Making the appropriate changes to your diet and lifestyle, along with taking some good herbal supplements, can go a long way to reversing Adrenal Fatigue and restoring energy levels. However, for those of us in Stage 3 or 4 Adrenal Fatigue, some hormone replacement may also be necessary.
Hormone replacement has come a long way in the last 15 years, and there are now bioidentical hormones of excellent quality on the market. These will need to be prescribed by your doctor, and this page contains details on the most important of them. As you will read below, Adrenal Fatigue sufferers can also use adrenal glandular extract, a more natural option that also comes with its own advantages and disadvantages.
You might remember that in 2002 hormone replacement was linked to the development of certain cancers in women. It is important to note that the hormones that those women were taking were synthetic hormones and quite different from the natural hormones produced by our own bodies. Many of the hormones available today are termed ‘bioidentical’. Although they are not natural (they still undergo chemical processes during their manufacture), they are extremely close in molecular structure to our own hormones.
Hormone replacement is one of the most powerful tools available to Adrenal Fatigue specialists today. And using bioidentical hormones enables us to replicate the action of our own hormones. Bioidentical hormones are almost identical, at a molecular level, to the hormones that we produce. They are synthesized from chemicals extracted from natural substances like yam, soy or horse urine.
Before you get a prescription for hormone replacement from your doctor, he or she should establish a baseline for your hormone levels. This involves taking a blood test before you start your treatment. Your doctor will then establish the areas in which you are deficient, and establish a plan to return your readings to optimal levels. Hormone treatment should also involve ongoing blood tests to measure the effect of the hormones replacement and make suitable adjustment to your regimen.
When you speak to an integrative doctor or naturopath, they will also be conscious of the need to support your adrenals and endocrine system throughout this treatment. Starting hormone replacement treatment without addressing adrenal weakness can be counterproductive and put undue stress on both the adrenal glands and your liver. Starting with low doses and testing regularly is usually the smart way to go.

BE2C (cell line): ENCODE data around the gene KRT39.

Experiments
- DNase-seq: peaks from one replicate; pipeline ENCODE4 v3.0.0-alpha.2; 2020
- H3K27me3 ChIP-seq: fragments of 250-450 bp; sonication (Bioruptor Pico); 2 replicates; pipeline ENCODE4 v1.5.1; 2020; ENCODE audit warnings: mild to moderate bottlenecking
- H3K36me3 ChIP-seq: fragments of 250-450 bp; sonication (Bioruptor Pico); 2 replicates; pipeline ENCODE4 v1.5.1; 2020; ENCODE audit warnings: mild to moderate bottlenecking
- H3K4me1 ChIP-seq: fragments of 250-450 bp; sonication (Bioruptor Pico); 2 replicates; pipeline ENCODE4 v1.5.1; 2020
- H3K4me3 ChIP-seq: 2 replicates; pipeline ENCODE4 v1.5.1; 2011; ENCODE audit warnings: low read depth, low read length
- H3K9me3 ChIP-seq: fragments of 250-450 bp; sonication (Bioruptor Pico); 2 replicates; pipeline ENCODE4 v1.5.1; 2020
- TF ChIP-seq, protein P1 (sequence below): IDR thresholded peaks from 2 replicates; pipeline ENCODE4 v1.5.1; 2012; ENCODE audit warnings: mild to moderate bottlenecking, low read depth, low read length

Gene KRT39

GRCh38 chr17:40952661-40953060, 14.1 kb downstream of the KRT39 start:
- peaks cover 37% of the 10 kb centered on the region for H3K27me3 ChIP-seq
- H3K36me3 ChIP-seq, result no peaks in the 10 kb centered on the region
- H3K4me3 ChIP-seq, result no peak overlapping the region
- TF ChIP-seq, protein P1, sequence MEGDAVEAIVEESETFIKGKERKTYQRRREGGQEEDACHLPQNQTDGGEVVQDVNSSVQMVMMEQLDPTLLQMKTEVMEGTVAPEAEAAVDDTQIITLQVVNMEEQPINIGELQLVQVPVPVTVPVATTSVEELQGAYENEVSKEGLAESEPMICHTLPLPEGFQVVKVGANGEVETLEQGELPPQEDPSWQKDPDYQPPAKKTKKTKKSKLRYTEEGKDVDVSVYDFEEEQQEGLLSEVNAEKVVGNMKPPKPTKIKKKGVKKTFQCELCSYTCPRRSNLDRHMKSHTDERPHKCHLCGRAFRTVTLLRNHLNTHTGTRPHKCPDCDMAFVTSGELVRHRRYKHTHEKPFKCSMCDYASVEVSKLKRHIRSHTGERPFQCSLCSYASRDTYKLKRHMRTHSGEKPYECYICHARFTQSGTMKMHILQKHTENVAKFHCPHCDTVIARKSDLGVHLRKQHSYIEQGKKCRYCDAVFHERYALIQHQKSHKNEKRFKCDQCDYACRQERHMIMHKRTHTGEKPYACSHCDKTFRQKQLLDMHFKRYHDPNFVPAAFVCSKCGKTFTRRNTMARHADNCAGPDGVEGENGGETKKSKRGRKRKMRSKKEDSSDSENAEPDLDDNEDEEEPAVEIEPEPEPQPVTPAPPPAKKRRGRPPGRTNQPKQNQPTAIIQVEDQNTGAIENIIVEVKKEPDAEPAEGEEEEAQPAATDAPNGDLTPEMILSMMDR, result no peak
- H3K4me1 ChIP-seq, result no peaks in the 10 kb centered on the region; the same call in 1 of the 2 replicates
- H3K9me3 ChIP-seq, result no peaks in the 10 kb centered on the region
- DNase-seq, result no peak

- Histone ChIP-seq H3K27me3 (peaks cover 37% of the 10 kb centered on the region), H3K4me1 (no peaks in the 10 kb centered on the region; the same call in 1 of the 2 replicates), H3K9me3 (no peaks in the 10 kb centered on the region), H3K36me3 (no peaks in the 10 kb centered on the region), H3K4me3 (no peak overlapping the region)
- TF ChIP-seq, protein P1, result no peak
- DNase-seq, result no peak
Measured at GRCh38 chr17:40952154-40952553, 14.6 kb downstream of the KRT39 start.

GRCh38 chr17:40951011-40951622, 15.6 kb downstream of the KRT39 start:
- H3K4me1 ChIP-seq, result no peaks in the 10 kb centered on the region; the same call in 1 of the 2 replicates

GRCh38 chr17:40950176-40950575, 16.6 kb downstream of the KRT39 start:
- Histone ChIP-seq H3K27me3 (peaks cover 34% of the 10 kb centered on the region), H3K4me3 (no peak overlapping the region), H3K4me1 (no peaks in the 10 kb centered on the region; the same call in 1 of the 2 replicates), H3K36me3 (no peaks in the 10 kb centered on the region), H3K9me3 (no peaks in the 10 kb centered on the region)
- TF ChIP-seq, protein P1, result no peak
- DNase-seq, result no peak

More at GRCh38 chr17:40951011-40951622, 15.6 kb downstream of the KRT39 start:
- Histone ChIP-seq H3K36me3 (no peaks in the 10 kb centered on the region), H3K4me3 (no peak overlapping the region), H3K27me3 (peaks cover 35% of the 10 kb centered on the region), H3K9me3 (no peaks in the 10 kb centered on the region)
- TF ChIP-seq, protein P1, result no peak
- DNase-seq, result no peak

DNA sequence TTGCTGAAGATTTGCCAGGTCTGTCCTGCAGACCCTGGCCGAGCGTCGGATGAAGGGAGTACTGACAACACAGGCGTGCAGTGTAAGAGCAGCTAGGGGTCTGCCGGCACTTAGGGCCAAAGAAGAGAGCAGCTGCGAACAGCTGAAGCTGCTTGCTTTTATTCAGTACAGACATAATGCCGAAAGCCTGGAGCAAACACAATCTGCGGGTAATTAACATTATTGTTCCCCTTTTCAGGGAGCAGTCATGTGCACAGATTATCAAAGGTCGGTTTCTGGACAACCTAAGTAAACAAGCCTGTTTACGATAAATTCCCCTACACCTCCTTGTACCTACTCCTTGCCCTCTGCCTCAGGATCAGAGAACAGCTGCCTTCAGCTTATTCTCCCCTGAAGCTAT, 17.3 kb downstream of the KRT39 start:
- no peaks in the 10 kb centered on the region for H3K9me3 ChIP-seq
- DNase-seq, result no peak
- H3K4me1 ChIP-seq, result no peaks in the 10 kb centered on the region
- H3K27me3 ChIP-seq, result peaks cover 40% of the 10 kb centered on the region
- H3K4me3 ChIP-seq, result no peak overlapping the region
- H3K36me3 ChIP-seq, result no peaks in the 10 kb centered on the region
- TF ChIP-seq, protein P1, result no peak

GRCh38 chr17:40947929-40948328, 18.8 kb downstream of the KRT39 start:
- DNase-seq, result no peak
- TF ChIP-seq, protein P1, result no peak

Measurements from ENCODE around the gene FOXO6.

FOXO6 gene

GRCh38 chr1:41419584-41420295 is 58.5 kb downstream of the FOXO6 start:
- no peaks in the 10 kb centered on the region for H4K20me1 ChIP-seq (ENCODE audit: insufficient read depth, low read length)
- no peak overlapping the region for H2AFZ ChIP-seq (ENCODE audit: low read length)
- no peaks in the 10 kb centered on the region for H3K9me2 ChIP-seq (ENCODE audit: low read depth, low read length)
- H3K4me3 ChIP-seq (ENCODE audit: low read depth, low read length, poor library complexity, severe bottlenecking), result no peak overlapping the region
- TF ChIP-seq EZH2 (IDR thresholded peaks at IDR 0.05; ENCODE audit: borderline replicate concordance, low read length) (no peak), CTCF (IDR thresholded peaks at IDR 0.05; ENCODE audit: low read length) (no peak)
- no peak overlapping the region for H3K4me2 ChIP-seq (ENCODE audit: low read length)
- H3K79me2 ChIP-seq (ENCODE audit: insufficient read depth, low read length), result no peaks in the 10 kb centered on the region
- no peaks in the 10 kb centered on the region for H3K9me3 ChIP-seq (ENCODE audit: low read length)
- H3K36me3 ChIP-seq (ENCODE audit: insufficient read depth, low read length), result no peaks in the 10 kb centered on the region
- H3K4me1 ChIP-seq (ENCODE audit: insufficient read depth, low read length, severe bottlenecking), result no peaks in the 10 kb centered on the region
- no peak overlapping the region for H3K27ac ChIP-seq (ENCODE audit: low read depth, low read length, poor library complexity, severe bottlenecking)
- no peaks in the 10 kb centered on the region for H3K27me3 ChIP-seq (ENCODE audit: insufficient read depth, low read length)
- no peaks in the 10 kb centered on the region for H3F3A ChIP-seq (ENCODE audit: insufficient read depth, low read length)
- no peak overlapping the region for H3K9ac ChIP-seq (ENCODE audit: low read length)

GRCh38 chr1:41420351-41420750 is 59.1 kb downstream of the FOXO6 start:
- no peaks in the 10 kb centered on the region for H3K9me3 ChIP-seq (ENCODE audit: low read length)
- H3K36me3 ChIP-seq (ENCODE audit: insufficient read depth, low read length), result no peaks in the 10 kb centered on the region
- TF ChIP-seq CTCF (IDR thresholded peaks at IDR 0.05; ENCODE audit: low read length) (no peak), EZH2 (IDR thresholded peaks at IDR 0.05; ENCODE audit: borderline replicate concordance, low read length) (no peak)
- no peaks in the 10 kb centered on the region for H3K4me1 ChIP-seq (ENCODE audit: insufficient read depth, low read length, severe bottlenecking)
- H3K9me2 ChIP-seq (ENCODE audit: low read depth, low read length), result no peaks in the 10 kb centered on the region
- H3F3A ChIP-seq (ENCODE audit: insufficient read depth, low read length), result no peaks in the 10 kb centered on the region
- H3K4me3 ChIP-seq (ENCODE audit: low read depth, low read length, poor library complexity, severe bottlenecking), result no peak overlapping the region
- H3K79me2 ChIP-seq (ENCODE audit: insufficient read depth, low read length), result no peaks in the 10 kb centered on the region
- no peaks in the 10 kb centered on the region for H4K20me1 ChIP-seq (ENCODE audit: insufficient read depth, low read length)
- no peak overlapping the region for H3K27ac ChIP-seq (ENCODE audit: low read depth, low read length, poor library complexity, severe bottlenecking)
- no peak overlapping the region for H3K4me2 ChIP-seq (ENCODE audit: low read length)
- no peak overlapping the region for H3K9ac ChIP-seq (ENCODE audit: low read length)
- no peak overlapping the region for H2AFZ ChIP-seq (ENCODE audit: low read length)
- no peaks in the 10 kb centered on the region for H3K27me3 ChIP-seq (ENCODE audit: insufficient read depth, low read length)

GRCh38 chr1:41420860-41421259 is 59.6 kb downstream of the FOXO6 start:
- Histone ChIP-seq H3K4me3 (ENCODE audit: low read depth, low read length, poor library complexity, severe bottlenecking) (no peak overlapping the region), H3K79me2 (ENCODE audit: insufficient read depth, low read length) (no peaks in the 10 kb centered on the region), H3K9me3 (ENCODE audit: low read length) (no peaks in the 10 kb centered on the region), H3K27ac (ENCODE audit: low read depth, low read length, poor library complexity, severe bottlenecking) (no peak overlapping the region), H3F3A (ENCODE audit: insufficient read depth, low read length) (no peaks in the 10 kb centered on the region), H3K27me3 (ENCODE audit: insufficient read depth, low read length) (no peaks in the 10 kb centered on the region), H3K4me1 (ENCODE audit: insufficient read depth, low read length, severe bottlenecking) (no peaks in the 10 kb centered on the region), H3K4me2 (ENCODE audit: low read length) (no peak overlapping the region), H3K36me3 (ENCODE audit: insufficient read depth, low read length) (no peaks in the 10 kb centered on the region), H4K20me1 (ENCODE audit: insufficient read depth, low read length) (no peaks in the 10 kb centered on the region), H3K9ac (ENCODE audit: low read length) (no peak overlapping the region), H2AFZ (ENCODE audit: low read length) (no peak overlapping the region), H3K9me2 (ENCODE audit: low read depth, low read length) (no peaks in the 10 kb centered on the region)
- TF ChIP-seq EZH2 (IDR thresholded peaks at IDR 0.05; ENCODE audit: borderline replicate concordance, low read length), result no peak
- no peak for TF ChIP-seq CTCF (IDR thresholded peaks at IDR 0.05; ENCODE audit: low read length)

Bioidentical cortisol is available on prescription and has been used for decades as treatment for Addison’s and adrenal insufficiency. However, there are drawbacks to its use. The side effects, even from bioidentical cortisol, can be significant. In fact this kind of synthetic cortisol tends to produce more side effects than adrenal glandular extract (see below).
Another drawback with bioidentical cortisol is that it prevents the adrenals from producing cortisol themselves. Adrenal Fatigue treatment is usually designed to get the adrenals working again, so this treatment can be counter-productive. However, in more stubborn or severe cases of Adrenal Fatigue it can be a good option to discuss with your health care professional.
Saliva testing is the most reliable way to determine the optimal dose of DHEA. This hormone is the precursor to testosterone and other sex hormones. As pregnenolone is diverted away from the sex hormones and towards the stress hormones, it is easy for Adrenal Fatigue sufferers to experience a shortage of DHEA. Replacing this DHEA can lead to a return of sex drive and some of the other general markers of vitality that are disrupted during Adrenal Fatigue.
DHEA replacement should always be accompanied by regular testing. It converts easily into testosterone, so this is especially important for women. As with the other hormones in this list, starting with small doses is always advisable.
The process of creating hormones begins in your body with cholesterol, but the next step along the production line is a hormone named pregnenolone. For these with reduced levels of either sex or stress hormones, supplementing pregnenolone can ameliorate many of their symptoms.